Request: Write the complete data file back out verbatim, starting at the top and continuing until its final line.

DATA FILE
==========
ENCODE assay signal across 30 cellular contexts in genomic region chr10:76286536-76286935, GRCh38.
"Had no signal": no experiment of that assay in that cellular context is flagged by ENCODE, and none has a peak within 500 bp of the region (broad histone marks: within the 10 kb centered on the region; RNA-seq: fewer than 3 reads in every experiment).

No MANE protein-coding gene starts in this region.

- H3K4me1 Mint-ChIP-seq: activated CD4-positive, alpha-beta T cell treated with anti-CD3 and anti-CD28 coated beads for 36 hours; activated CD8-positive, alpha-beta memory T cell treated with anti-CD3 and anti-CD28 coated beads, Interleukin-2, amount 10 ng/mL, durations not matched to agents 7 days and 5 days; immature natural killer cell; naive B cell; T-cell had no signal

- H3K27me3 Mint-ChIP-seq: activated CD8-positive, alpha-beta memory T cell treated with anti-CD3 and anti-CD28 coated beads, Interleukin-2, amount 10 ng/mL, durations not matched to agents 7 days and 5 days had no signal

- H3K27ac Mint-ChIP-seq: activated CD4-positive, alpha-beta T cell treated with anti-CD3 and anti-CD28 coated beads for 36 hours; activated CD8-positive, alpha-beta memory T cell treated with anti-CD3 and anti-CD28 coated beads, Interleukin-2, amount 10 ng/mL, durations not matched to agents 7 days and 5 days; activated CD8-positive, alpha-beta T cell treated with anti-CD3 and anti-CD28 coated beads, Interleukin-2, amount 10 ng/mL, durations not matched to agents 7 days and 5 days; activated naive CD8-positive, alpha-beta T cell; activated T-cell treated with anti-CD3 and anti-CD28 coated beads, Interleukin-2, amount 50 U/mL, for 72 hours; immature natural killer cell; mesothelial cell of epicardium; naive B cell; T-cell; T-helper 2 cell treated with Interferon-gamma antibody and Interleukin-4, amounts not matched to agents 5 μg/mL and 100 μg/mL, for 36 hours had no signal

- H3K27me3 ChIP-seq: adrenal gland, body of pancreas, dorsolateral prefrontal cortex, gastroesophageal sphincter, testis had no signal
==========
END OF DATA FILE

ENCODE assay signal across 30 cellular contexts in genomic region chr10:76286536-76286935, GRCh38.
"Had no signal": no experiment of that assay in that cellular context is flagged by ENCODE, and none has a peak within 500 bp of the region (broad histone marks: within the 10 kb centered on the region; RNA-seq: fewer than 3 reads in every experiment).

No MANE protein-coding gene starts in this region.

- H3K4me1 Mint-ChIP-seq: activated CD4-positive, alpha-beta T cell treated with anti-CD3 and anti-CD28 coated beads for 36 hours; activated CD8-positive, alpha-beta memory T cell treated with anti-CD3 and anti-CD28 coated beads, Interleukin-2, amount 10 ng/mL, durations not matched to agents 7 days and 5 days; immature natural killer cell; naive B cell; T-cell had no signal

- H3K27me3 Mint-ChIP-seq: activated CD8-positive, alpha-beta memory T cell treated with anti-CD3 and anti-CD28 coated beads, Interleukin-2, amount 10 ng/mL, durations not matched to agents 7 days and 5 days had no signal

- H3K27ac Mint-ChIP-seq: activated CD4-positive, alpha-beta T cell treated with anti-CD3 and anti-CD28 coated beads for 36 hours; activated CD8-positive, alpha-beta memory T cell treated with anti-CD3 and anti-CD28 coated beads, Interleukin-2, amount 10 ng/mL, durations not matched to agents 7 days and 5 days; activated CD8-positive, alpha-beta T cell treated with anti-CD3 and anti-CD28 coated beads, Interleukin-2, amount 10 ng/mL, durations not matched to agents 7 days and 5 days; activated naive CD8-positive, alpha-beta T cell; activated T-cell treated with anti-CD3 and anti-CD28 coated beads, Interleukin-2, amount 50 U/mL, for 72 hours; immature natural killer cell; mesothelial cell of epicardium; naive B cell; T-cell; T-helper 2 cell treated with Interferon-gamma antibody and Interleukin-4, amounts not matched to agents 5 μg/mL and 100 μg/mL, for 36 hours had no signal

- H3K27me3 ChIP-seq: adrenal gland, body of pancreas, dorsolateral prefrontal cortex, gastroesophageal sphincter, testis had no signal